Firstly the purchasing power of people in emerging countries (Brazil, China, India) has increased in recent decades. In addition, diets changed. People eat more meat now. Calories of animal origin accounted for just 5% of total calorie intake in Asia in 1970. Thirty years later, the figure had more than doubled, to 11.7%.

That's not negligeable; it takes seven calories of plant origin to make one calorie of animal origin. The phenomenon is also a part of urbanization. "Demand for food is growing faster than population levels and this trend will continue", the CIRAD researchers predict. "The agricultural production is less surplus than ten years ago. The market is more stressed."

These trends might have developed over a long time but prices in the shops have shown violent movements in recent months, signalling an immediacy which is fear instilling. In one month, U.S. wheat export prices skyrocketed from $375 to $425 per ton. Prices for Thai rice rose from $365 to $475 per ton. The economic situation is creating the scenario for a very stressed situation. Get bad weather to ruin your crops and riots are easily triggered. The CIRAD researchers also say that several countries were hit by freak weather conditions (drought in Australia, typhoon in Bangladesh, cold winter in China and Vietnam), resulting in poor harvests. This has resulted in more import demands and a fall in supplies from major exporters such as Australia (a big wheat exporter).

Exacerbating this weakness are the actions by speculators cashing in on price expectations on the agricultural commodity futures markets. Given the rising demand for food products and the fall in supplies, there simply is one way only in which a price trend can develop. According to the latest World Bank report, Rising Food Prices: Policy Options and World Bank Response, increases in global wheat prices reached 181 percent over the 36 months leading up to February 2008, and overall global food prices increased by 83 percent. And on top of all that, prices in poor countries also experienced increased volatility due to a lack of market regulation. "As a result of liberalization, governments no longer intervene, and cereal stocks are running very low. We are now firmly in an era of unstable prices, with long-term risks of occasional explosions," according to CIRAD.

What to make of the biofuel stories and the high oil price? In recent months, strong accusations have been made that biofuel crops are to blame for the lack of food supplies domestically in Third World countries. Farmers were said to prefer growing bio fuel crops over food crops due to higher prices. But actual numbers don't underpin the scope of the problem as portrayed in some media. The International Energy Agency released figures showing that less than 1% of all cultivated land globally is used for biofuel crops. What is true is that the stories about the cultivation of lucrative biofuel crops add to the scares that liberalized markets bring to local populations.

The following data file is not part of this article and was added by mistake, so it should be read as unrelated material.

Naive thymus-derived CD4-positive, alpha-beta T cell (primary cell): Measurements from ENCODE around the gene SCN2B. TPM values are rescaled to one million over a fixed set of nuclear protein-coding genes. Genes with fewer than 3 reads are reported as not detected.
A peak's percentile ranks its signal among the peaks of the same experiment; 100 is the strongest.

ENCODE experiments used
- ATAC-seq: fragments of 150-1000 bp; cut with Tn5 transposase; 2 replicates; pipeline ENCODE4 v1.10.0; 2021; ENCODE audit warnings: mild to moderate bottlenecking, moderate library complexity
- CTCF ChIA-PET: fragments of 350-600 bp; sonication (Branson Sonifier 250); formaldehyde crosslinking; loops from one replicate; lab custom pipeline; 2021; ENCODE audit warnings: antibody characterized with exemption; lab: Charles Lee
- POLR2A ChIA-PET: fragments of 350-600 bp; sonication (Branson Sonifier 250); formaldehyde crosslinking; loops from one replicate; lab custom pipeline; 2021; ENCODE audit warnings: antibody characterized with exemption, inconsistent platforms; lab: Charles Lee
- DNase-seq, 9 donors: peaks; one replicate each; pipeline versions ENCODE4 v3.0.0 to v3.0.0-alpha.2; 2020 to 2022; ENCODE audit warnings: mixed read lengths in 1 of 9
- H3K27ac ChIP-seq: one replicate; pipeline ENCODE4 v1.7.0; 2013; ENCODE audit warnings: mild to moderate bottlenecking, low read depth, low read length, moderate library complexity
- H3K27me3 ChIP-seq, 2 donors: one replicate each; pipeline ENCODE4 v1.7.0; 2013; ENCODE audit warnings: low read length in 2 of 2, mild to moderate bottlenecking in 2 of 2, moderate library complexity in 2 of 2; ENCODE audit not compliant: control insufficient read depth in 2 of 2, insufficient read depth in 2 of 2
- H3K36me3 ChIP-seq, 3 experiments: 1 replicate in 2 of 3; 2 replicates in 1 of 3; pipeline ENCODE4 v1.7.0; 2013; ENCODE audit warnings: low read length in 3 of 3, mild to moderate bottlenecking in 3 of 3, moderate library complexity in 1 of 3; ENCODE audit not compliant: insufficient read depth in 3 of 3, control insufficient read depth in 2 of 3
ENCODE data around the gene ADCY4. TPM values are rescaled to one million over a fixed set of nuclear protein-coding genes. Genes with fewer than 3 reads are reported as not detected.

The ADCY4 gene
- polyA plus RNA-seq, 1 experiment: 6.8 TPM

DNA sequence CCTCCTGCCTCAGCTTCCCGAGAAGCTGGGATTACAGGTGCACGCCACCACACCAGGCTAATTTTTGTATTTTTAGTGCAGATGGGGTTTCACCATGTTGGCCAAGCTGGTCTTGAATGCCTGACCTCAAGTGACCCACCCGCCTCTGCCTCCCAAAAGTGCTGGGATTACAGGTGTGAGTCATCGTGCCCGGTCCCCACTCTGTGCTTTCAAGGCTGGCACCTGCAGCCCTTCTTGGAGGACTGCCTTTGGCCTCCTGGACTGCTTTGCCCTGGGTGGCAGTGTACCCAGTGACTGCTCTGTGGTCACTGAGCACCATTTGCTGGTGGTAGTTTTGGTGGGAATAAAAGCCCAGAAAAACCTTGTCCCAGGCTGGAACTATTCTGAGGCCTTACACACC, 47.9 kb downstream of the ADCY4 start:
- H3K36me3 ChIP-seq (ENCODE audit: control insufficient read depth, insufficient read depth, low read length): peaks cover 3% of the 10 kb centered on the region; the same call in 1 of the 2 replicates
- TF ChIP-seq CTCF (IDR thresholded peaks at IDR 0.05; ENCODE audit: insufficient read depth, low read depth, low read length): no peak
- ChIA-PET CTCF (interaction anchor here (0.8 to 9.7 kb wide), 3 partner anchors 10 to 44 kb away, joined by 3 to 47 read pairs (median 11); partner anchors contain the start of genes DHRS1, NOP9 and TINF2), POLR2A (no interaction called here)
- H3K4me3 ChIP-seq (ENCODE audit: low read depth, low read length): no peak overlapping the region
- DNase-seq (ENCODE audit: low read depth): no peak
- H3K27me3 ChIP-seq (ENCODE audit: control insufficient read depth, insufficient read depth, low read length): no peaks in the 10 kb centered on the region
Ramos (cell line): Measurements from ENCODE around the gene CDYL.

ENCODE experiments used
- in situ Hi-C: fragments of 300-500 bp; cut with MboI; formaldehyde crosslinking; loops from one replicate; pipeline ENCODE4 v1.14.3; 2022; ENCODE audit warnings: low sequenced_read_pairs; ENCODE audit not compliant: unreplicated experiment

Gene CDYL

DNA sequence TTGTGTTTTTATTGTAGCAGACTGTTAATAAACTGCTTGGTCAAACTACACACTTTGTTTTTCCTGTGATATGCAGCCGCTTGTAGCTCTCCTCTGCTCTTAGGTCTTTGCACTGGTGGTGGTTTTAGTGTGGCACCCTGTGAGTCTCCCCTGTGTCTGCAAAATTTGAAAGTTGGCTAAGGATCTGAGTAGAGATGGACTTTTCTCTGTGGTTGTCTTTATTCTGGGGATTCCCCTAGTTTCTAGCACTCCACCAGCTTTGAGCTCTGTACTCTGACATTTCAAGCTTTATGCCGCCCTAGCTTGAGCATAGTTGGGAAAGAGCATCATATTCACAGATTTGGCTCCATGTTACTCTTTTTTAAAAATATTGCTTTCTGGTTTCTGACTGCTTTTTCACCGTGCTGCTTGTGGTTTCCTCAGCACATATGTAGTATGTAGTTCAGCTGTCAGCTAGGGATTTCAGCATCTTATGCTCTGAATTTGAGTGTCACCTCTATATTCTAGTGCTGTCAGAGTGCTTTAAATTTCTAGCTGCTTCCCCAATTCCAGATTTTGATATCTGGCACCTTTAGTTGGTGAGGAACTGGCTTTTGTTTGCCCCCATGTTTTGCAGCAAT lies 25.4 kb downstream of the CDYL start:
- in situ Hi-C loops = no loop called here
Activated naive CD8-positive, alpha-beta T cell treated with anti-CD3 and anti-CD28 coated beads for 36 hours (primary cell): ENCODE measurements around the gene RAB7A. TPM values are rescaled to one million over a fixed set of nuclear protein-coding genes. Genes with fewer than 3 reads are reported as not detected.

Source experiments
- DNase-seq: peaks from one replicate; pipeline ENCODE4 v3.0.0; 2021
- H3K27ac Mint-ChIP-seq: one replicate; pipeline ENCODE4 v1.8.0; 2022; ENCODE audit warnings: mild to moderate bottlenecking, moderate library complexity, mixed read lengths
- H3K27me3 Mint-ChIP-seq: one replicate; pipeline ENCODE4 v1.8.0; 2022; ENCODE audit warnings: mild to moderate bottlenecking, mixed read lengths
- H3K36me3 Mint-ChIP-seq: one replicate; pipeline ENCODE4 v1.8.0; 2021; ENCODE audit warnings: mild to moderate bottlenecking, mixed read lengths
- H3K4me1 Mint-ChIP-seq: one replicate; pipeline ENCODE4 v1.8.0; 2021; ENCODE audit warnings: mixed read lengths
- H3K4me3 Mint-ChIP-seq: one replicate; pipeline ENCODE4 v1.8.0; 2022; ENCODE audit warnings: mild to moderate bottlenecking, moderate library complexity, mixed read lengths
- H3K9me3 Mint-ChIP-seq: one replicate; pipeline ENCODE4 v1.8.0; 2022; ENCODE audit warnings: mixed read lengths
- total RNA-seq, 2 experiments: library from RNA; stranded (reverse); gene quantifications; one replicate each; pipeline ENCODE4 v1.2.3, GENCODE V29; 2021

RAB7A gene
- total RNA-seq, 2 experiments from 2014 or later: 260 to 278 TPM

The very anticipation alone that the lucrative crops will soon outpace the cultivation of food crops would make an already tense bunch of people even more jittery. "It is our anticipation of the rise in demand rather than the actual rise that accounts for the recent price rises," the CIRAD researchers say, downplaying the severity of the biofuel impact.

That is not to say that the potential disastrous impact of bio crops is over-estimated. The 2008 World Development Report “Agriculture for Development” provides a compelling example of the food-for-fuel debate: over 240 kilograms (or 528 pounds) of corn — enough to feed one person for a whole year — is required to produce the 26 gallons, or100 liters of ethanol needed to fill the gas tank of a modern sports utility vehicle.

So far, what's been more damaging than biofuel has been the impact of rising oil prices. Oil is an incremental need in the mechanized agricultural sector and rising oil prices also affect the cost of transport, fertilizers, irrigation by pumping, and agrifood processing. Although developing countries use less fossil energy in their farming systems, [the high oil price] affects local commodity production, processing and marketing costs," say researchers at CIRAD. "The aim now is to invent a form of agriculture and an agrifood processing and marketing system that is less energy-intensive."

But it's not the food producers who are hardest hit by the high oil price. It's the importers of food that suffer the most. Strangely they're largely absent in many research analysis reports. But to solve their problems means that you've eliminated the largest part of the food problems in most poor countries. So what are the solutions? To find these, it's important to be aware of the changes at grassroots levels in some countries and the anomalies in local politics. The suppliers of food products in many poor countries have innovated dramatically in recent years to gear up for their more sophisticated domestic market. And with some success. Yet politicians are still dreaming on about exporting, a scenario that's simply not materializing because the local market now is as valuable or even more lucrative than exporting.